The idea of having the student societies raise the rainbow flag at their club houses was suggested by the Rotterdam Chamber of Societies (RKvV), an umbrella organisation for the city’s student societies. “We think the Rotterdam Pride event is a great occasion to demonstrate our solidarity with the LGBT community. Flying the rainbow flag is a nice way to show that solidarity,” RKvV President Wies Keijzer explained. “This is also our way to show that the various Rotterdam student societies embrace the LGBT community. We feel that we must treat each other in a caring way, irrespective of our sexual identities and preferences.”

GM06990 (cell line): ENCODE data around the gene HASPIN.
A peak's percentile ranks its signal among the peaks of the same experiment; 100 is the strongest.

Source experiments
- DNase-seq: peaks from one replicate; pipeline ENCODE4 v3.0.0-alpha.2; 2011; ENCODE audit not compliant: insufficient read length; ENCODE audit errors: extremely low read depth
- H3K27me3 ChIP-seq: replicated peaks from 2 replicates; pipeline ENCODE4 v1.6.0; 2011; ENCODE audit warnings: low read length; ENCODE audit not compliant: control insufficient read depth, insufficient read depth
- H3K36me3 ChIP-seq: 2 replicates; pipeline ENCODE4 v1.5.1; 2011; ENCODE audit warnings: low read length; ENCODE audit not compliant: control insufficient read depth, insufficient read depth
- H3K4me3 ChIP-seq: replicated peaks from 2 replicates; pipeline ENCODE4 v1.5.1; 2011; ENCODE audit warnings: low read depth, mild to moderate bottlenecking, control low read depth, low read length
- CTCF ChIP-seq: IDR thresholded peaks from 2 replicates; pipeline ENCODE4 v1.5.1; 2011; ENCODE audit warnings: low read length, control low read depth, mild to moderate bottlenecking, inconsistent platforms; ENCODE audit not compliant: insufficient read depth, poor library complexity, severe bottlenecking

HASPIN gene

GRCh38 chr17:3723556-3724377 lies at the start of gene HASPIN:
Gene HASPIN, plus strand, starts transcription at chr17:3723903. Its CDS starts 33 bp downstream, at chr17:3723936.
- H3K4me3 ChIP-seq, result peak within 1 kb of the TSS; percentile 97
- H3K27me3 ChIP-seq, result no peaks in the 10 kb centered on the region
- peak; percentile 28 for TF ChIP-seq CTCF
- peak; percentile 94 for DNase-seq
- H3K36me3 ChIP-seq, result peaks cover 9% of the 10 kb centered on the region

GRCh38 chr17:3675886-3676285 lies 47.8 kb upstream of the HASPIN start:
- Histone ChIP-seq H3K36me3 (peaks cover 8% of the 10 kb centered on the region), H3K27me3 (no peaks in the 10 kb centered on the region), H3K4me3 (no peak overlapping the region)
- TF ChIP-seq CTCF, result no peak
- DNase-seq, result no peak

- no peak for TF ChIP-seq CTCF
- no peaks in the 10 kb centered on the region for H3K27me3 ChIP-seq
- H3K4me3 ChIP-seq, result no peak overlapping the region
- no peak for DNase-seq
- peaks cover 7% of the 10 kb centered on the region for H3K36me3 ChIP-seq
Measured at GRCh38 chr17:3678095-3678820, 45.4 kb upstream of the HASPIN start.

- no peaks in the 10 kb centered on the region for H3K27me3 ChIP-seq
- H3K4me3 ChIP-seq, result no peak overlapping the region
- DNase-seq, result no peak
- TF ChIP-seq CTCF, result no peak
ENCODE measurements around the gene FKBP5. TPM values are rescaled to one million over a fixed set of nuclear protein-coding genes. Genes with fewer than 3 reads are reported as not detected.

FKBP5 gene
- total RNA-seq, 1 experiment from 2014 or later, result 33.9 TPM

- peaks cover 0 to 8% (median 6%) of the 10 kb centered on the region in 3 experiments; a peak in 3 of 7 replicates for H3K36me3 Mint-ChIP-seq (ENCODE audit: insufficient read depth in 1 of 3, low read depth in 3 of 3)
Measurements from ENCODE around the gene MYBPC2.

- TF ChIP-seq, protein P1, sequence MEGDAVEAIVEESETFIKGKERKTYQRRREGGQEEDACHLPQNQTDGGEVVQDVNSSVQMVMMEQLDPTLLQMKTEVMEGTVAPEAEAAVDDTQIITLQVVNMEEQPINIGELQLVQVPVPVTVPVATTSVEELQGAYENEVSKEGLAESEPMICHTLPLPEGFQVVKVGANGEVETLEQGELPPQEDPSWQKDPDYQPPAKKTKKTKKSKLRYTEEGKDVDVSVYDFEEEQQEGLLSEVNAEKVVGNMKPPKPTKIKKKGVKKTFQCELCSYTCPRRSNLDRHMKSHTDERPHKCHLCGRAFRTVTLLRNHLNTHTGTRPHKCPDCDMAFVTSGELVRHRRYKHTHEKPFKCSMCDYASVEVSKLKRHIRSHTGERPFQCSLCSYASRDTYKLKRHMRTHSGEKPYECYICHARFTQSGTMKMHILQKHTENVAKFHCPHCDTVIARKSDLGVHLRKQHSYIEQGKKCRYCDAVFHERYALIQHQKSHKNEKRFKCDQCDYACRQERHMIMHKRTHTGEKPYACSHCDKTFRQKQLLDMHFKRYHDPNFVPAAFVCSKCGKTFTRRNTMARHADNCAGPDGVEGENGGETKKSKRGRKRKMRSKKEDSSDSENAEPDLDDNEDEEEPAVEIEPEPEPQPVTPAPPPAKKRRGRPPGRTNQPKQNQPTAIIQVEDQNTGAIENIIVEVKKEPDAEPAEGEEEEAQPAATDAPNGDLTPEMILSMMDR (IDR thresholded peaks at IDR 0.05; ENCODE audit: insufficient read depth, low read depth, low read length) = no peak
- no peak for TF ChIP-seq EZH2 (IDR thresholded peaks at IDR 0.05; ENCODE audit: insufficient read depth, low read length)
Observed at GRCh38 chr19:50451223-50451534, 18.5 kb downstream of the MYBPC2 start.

No flag at NSR
“We not only associate the rainbow flag with ‘treating each other in a caring way’, but also with ‘liberal sexual morals’, and that is not what our society is about,” explained NSR President Gido Noordhuis. But even though his society is refusing to raise the rainbow flag, Noordhuis is keen to emphasise that the Christian student society is far from homophobic.
“Everyone is welcome at NSR to try and find out what living with Jesus means, regardless of their sexual orientation,” Noordhuis went on to say. In other words, NSR’s refusal to fly the rainbow flag does not reflect its view on the LGTB community. “We believe that personal stories are best told in personal conversations. They do not require a major stage.”
RKvV President Keijzer is not bothered by NSR’s refusal to fly the rainbow flag. “They have the right not to fly the flag if it goes against their beliefs to do so. They are free to deal with the matter in their own way.”